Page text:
The record stood for 73 years until the 2016 Padres began the season by failing to score in the first 30 innings. Jon Jay, a former Cardinals outfielder, snapped the Padres’ futility streak with a RBI-single in the fourth inning against the Rockies at Denver on April 8, 2016.

Musial’s mad dash

In 1943, the Cardinals started the season at Cincinnati. The Reds won the opener, 1-0, in 11 innings and also won, 1-0, again the next day in 10 innings.

After going scoreless in the first five innings of Game 3, the Cardinals had the bases loaded with one out in the sixth. Musial broke from third, attempting to steal home, and was trapped in a rundown.

When Musial dashed for the plate, third baseman Bert Haas tossed the ball to catcher Ray Mueller, who dropped it. Musial scored on the error for the Cardinals’ first run of the season. The Cardinals scored again in the eighth and won, 2-1.

Foul ball

After Reds general manager Warren Giles sent a telegram to National League president Ford Frick, complaining about the ball, an official with manufacturer A.G. Spalding admitted the ball produced by the company “did not measure up to specifications in resiliency,” The Sporting News reported.

According to Giles, the Spalding official said that the “rubber cement they were forced to use had affected the rebound of the 1943 baseball adversely.” Tests showed the resiliency of the 1943 balls were 25 percent less than in 1942.

In his book “Stan Musial: The Man’s Own Story,” Musial explained, “Because rubber was a war-priority item, the Spalding Company … decided to use re-processed rubber or, as it’s more accurately known, balata.”

Irate, Giles fumed to The Sporting News: “Asking big leaguers to play with the sort of a ball with which we are opening the season would be like asking our soldiers, sailors and Marines to win the war with blanks instead of real ammunition.”

Frick instructed NL teams to use leftover 1942 baseballs until Spalding could issue revamped 1943 balls.

Said Cardinals manager Billy Southworth of the dead balls: “It robs the game of the great hitting and great fielding plays which cause baseball to appeal to the public.”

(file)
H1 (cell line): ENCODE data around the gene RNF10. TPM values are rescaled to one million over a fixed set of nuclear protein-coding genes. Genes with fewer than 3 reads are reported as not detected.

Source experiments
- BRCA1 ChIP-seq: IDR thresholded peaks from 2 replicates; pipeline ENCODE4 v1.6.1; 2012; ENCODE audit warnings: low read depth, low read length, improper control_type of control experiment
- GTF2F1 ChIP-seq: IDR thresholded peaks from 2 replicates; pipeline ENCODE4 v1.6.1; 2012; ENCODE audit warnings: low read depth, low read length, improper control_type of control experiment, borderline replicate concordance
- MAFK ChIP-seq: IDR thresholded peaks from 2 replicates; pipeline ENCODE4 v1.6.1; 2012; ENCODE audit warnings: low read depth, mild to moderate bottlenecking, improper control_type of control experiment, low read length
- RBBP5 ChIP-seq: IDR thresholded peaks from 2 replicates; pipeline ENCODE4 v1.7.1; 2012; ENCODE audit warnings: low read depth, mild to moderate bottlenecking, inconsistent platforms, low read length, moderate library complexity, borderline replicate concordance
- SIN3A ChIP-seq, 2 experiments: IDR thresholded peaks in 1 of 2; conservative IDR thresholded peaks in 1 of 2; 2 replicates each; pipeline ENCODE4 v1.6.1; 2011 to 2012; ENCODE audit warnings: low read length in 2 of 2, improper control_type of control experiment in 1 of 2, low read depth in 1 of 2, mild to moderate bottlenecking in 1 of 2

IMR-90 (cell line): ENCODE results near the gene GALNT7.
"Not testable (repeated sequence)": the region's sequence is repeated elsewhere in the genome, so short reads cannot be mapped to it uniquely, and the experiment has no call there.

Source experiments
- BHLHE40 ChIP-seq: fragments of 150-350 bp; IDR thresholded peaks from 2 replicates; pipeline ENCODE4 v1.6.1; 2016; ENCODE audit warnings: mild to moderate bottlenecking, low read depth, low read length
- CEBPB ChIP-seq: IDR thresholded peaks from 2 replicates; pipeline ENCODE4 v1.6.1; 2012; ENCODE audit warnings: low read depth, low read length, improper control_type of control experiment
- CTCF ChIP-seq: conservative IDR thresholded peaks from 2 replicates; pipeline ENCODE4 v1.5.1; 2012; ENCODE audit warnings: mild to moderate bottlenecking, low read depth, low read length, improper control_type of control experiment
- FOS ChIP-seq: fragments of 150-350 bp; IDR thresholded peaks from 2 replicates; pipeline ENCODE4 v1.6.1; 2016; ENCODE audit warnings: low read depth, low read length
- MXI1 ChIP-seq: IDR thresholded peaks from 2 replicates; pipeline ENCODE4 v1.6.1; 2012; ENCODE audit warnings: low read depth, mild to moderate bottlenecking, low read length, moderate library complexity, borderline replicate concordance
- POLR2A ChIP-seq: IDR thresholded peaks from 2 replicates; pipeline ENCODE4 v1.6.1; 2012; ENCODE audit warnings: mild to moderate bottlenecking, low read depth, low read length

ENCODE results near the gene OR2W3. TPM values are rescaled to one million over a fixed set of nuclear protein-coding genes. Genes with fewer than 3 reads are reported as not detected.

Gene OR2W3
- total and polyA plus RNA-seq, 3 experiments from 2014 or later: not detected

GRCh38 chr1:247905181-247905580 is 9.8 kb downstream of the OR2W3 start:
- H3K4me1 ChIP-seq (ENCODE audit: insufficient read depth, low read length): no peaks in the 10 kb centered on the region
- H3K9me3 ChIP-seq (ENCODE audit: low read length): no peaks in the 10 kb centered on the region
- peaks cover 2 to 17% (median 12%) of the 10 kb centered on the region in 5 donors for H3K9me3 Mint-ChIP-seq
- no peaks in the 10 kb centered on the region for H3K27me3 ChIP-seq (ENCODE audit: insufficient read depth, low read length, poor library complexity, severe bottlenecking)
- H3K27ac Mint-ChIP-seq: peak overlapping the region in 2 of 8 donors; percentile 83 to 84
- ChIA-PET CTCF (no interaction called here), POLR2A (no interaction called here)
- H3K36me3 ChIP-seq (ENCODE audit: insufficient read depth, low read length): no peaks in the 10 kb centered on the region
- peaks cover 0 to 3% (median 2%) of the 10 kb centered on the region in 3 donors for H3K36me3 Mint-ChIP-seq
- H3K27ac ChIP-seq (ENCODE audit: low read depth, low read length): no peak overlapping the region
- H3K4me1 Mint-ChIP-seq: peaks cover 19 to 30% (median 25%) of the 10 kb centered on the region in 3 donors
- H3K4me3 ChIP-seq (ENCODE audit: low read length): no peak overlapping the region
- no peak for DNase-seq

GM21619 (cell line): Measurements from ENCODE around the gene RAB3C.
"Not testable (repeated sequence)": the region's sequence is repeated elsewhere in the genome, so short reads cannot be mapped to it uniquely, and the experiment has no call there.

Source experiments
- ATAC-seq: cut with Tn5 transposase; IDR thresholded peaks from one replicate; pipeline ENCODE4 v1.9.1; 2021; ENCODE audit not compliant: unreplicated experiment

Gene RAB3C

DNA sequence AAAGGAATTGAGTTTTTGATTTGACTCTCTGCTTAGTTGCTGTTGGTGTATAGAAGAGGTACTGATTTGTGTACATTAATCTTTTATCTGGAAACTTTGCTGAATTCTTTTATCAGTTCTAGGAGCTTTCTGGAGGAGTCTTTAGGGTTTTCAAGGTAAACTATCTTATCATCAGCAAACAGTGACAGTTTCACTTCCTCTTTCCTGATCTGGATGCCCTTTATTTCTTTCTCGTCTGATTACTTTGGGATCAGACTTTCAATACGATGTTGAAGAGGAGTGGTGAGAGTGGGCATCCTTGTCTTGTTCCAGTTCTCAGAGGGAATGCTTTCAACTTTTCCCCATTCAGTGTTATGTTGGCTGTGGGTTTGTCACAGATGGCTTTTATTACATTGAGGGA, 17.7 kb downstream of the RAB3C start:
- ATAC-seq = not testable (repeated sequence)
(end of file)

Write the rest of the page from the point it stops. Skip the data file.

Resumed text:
Here is the look at the Cardinals’ first three games of the 1943 season:

Opening duel

In a matchup of aces Johnny Vander Meer of the Reds and Mort Cooper of the Cardinals, Vander Meer prevailed in the 1-0 Reds victory on April 21.

Vander Meer yielded two hits and five walks in 11 innings. Singles by Whitey Kurowski in the first inning and Frank Demaree in the third accounted for the St. Louis hits.

The Cardinals put three runners on base in the first but couldn’t score.

In the 11th, Lonny Frey led off for the Reds with a single against Cooper and advanced to second on Mike McCormick’s sacrifice bunt. Max Marshall drove in Frey with a single.

Cooper pitched 10.1 innings and gave up six hits and two walks. Boxscore

Choke up, fellas

In Game 2 on April 22, Ray Starr held the Cardinals to five hits in 10 innings. The Reds won, 1-0, when Frey scored from third on a Haas single off starter Ernie White with two outs in the 10th.

Musial had tripled with one out in the fourth, but was stranded.

“When I tripled off Ray Starr,” said Musial, “the ball sounded like a nickel rocket.”

Said Southworth to the Cardinals: “You’ll have to choke your bats, fellas, as they used to do in the old days, and bunt more often.” Boxscore


In Game 3, on April 24, both of the Cardinals’ runs in their 2-1 victory were unearned.

The first came when Musial escaped the rundown after Mueller dropped the ball.

The second came in the eighth when Musial scored from third on a passed ball by Mueller. Boxscore

With better baseballs, the 1943 Cardinals’ offense came to life. They scored 679 runs (second only to the Dodgers in the NL) and won their second consecutive pennant, posting a 105-49 record.

Previously: How a B-17 nearly clipped Cardinals in World Series